Iraq 'regrets' closure of US consulate, Iran rejects 'propaganda'

US on Friday said it will close its consulate in Basra following threats from Iran and Iran-backed groups.

    Demonstrators in Basra have been protesting against government over better public services and jobs [Nabil al-Jurani/AP]
    Demonstrators in Basra have been protesting against government over better public services and jobs [Nabil al-Jurani/AP]

    Iraq has said it "regrets" the decision of the United States to shut its consulate in the southern city of Basra which has been rocked by weeks of deadly protests, while Iran has accused Washington of making "false accusations" to pressure Baghdad.

    "The ministry regrets the American decision to pull its staff out of Basra," Iraq's foreign ministry said in a statement on Saturday.

    The US on Friday announced the closure of its consulate in Basra and said it is relocating diplomatic personnel assigned there alleging increasing threats from Iran and Iran-backed armed groups.

    Blaming Iran for "indirect fire", Secretary of State Mike Pompeo said consular duties will be taken over by the embassy in Baghdad, while his office issued an advisory urging Americans not to travel to Iraq.

    The decision further escalated the tension between the US and Iran, which is the target of increasing economic sanctions by the Trump administration.

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    Iran rejected what it called the US "propaganda and false accusations", insisting it condemned any attacks on diplomatic sites.

    "Iran sees the absurd US justification which follow weeks of propaganda and false accusations against Iran and Iraqi forces as playing a blame-game," said the country's foreign ministry spokesman Bahram Ghasemi.

    He said Tehran condemns any aggression against diplomats and diplomatic sites, and charged that the US move was a pretext for promoting "insecurity in Iraq" and to "pressure the country's government".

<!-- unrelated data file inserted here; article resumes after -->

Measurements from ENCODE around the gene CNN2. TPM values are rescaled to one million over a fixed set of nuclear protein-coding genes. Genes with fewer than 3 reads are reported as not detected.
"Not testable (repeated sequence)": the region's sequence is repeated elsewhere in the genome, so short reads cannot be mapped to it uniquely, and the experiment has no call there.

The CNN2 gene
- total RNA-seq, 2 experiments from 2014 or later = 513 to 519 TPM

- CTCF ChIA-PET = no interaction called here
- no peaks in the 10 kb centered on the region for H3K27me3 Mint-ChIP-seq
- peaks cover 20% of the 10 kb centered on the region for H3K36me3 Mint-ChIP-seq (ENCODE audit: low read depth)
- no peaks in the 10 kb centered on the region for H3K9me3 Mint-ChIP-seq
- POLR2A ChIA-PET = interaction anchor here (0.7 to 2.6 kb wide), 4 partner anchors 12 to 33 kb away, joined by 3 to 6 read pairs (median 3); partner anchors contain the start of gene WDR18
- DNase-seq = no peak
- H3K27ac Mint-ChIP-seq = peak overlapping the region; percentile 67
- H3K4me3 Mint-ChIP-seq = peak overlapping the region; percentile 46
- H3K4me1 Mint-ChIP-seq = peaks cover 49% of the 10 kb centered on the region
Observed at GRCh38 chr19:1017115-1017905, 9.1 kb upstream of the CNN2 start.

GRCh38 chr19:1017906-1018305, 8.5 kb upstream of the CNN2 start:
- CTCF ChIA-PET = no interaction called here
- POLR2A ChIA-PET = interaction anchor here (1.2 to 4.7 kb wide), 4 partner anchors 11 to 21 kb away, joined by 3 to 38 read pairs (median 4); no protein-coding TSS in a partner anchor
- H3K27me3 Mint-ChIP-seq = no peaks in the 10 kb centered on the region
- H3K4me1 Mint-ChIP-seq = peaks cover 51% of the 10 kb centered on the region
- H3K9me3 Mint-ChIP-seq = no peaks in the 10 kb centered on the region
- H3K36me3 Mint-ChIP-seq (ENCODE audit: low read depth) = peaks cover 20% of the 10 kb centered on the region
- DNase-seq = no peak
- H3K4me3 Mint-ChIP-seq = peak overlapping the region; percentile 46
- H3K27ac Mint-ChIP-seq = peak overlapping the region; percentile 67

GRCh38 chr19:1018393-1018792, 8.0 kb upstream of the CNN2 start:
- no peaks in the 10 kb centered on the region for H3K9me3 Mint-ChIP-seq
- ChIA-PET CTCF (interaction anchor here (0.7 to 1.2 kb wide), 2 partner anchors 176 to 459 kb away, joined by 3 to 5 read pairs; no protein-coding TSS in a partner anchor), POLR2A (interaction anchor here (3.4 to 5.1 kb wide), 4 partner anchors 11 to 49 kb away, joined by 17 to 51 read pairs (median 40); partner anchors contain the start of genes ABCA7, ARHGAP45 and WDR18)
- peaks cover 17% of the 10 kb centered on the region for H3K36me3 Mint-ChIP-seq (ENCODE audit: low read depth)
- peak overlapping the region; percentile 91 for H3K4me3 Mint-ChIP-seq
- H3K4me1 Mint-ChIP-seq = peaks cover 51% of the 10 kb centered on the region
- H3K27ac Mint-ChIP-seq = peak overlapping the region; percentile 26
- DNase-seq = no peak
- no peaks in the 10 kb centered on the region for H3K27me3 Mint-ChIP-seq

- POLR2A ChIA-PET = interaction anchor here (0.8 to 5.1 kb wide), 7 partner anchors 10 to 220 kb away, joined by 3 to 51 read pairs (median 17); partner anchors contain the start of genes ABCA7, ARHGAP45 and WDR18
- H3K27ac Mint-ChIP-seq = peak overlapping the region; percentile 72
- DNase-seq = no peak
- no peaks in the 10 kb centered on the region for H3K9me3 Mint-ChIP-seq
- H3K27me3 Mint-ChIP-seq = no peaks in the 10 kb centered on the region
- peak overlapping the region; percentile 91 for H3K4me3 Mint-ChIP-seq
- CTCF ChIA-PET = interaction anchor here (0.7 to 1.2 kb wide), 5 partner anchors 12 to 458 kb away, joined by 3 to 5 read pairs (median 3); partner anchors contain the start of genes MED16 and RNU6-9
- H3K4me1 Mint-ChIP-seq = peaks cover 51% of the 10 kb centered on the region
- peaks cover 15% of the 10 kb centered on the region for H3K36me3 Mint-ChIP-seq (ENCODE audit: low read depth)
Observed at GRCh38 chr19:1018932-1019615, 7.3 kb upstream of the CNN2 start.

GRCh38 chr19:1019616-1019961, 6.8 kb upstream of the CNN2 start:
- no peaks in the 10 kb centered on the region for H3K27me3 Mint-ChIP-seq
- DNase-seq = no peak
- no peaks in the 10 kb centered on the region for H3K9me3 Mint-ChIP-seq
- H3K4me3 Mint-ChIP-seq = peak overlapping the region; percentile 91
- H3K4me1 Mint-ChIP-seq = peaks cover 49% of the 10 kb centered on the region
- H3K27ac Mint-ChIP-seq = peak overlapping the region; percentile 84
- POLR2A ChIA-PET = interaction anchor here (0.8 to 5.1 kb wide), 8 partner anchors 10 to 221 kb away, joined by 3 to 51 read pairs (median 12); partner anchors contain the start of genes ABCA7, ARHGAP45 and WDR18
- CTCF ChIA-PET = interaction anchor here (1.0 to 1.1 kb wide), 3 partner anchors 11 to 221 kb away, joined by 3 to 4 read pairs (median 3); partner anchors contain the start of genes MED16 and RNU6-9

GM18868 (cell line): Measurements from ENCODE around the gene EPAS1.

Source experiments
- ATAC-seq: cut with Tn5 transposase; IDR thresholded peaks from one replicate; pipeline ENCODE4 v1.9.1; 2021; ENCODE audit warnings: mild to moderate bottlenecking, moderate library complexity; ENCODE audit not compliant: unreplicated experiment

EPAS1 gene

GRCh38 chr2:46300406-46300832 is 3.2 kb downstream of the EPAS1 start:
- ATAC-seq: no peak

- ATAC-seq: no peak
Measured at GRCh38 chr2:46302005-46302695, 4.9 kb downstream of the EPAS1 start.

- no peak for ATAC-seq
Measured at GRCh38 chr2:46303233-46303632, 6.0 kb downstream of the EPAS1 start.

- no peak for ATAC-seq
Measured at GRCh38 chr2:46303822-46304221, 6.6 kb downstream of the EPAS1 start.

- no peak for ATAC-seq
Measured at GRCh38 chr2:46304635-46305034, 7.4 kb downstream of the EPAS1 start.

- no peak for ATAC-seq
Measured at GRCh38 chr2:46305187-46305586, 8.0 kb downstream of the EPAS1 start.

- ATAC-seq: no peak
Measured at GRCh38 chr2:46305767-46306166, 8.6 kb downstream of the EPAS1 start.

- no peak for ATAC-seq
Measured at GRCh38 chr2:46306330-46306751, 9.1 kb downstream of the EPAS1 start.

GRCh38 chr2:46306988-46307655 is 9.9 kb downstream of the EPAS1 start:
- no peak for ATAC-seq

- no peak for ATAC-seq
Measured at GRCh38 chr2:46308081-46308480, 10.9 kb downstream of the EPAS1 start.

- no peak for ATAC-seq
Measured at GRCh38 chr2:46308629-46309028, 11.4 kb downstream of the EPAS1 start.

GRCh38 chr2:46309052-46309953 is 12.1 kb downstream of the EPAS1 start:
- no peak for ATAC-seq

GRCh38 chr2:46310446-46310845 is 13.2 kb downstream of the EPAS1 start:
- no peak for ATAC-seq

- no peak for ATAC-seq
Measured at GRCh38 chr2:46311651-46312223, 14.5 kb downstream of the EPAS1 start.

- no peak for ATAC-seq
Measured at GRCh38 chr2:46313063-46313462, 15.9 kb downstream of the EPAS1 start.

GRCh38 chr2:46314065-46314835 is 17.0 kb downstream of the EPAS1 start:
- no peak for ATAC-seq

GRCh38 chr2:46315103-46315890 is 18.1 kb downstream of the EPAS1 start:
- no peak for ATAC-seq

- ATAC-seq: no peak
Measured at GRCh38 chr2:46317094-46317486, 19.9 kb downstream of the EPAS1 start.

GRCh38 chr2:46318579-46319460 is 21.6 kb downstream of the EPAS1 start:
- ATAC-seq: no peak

US sanctions on Iran

    In May, Trump withdrew the US from an international deal to put curbs on Iran's nuclear programme in exchange for easing sanctions.

    France, Britain, Germany, China and Russia have stayed in the pact, vowing to save it despite the restoration of US sanctions. The rial has lost 40 percent of its value against the US dollar since April.

    Iran has blamed US sanctions for the currency's fall, saying the measures amount to a "political, psychological and economic" war on Tehran.

    Iran has also accused the US and Israel of involvement in a deadly attack at a military parade in southwestern Iran this month.

    Basra has been at the centre of protests that broke out in July before spreading to other parts of the country, as demonstrators railed against poor services and corruption among government officials.

    Protesters set fire to several government buildings as well as headquarters of political parties and groups backed by Iran, which saw its consulate in Basra burned to the ground.

    In a rare attack in Baghdad early September, three mortar rounds were fired into the Green Zone, a heavily fortified area which is home to the Iraqi parliament, government offices and the US embassy.

    Iran is the only other major outside power present in Iraq, alongside bitter foe the US, which had led the 2003 invasion that toppled the then president Saddam Hussein.

    SOURCE: News agencies


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